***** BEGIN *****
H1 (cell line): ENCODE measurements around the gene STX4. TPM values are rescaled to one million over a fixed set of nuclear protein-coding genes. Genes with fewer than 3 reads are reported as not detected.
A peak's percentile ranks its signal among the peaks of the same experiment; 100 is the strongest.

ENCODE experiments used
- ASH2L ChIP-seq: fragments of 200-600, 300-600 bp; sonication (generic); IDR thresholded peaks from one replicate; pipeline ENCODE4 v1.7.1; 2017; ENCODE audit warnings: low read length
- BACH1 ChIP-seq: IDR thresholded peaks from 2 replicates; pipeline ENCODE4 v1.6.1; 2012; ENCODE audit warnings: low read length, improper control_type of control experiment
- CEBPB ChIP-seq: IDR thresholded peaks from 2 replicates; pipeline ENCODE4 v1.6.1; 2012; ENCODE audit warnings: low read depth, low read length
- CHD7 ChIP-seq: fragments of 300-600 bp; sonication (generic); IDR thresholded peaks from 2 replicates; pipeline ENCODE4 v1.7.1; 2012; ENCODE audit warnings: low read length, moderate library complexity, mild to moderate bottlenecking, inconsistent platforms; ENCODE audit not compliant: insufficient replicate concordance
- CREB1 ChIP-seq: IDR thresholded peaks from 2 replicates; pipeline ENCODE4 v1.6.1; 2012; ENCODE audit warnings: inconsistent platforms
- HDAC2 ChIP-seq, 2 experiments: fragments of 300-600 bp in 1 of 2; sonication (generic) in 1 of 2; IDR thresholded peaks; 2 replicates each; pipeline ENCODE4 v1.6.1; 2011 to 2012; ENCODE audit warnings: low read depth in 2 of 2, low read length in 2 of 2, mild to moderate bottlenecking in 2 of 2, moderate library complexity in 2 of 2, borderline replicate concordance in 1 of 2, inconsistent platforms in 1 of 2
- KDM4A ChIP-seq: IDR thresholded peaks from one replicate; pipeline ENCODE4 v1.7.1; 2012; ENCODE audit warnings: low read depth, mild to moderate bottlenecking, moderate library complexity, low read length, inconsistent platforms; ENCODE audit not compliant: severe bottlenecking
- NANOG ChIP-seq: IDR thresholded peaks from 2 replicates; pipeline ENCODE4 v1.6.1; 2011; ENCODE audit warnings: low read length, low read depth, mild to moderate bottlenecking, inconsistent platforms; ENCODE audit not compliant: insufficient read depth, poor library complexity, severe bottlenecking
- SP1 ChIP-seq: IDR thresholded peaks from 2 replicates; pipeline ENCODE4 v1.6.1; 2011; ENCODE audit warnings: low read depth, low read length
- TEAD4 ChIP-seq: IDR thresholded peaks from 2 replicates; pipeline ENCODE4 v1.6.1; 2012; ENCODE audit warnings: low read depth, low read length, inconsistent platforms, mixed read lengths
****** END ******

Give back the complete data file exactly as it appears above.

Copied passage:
H1 (cell line): ENCODE measurements around the gene STX4. TPM values are rescaled to one million over a fixed set of nuclear protein-coding genes. Genes with fewer than 3 reads are reported as not detected.
A peak's percentile ranks its signal among the peaks of the same experiment; 100 is the strongest.

ENCODE experiments used
- ASH2L ChIP-seq: fragments of 200-600, 300-600 bp; sonication (generic); IDR thresholded peaks from one replicate; pipeline ENCODE4 v1.7.1; 2017; ENCODE audit warnings: low read length
- BACH1 ChIP-seq: IDR thresholded peaks from 2 replicates; pipeline ENCODE4 v1.6.1; 2012; ENCODE audit warnings: low read length, improper control_type of control experiment
- CEBPB ChIP-seq: IDR thresholded peaks from 2 replicates; pipeline ENCODE4 v1.6.1; 2012; ENCODE audit warnings: low read depth, low read length
- CHD7 ChIP-seq: fragments of 300-600 bp; sonication (generic); IDR thresholded peaks from 2 replicates; pipeline ENCODE4 v1.7.1; 2012; ENCODE audit warnings: low read length, moderate library complexity, mild to moderate bottlenecking, inconsistent platforms; ENCODE audit not compliant: insufficient replicate concordance
- CREB1 ChIP-seq: IDR thresholded peaks from 2 replicates; pipeline ENCODE4 v1.6.1; 2012; ENCODE audit warnings: inconsistent platforms
- HDAC2 ChIP-seq, 2 experiments: fragments of 300-600 bp in 1 of 2; sonication (generic) in 1 of 2; IDR thresholded peaks; 2 replicates each; pipeline ENCODE4 v1.6.1; 2011 to 2012; ENCODE audit warnings: low read depth in 2 of 2, low read length in 2 of 2, mild to moderate bottlenecking in 2 of 2, moderate library complexity in 2 of 2, borderline replicate concordance in 1 of 2, inconsistent platforms in 1 of 2
- KDM4A ChIP-seq: IDR thresholded peaks from one replicate; pipeline ENCODE4 v1.7.1; 2012; ENCODE audit warnings: low read depth, mild to moderate bottlenecking, moderate library complexity, low read length, inconsistent platforms; ENCODE audit not compliant: severe bottlenecking
- NANOG ChIP-seq: IDR thresholded peaks from 2 replicates; pipeline ENCODE4 v1.6.1; 2011; ENCODE audit warnings: low read length, low read depth, mild to moderate bottlenecking, inconsistent platforms; ENCODE audit not compliant: insufficient read depth, poor library complexity, severe bottlenecking
- SP1 ChIP-seq: IDR thresholded peaks from 2 replicates; pipeline ENCODE4 v1.6.1; 2011; ENCODE audit warnings: low read depth, low read length
- TEAD4 ChIP-seq: IDR thresholded peaks from 2 replicates; pipeline ENCODE4 v1.6.1; 2012; ENCODE audit warnings: low read depth, low read length, inconsistent platforms, mixed read lengths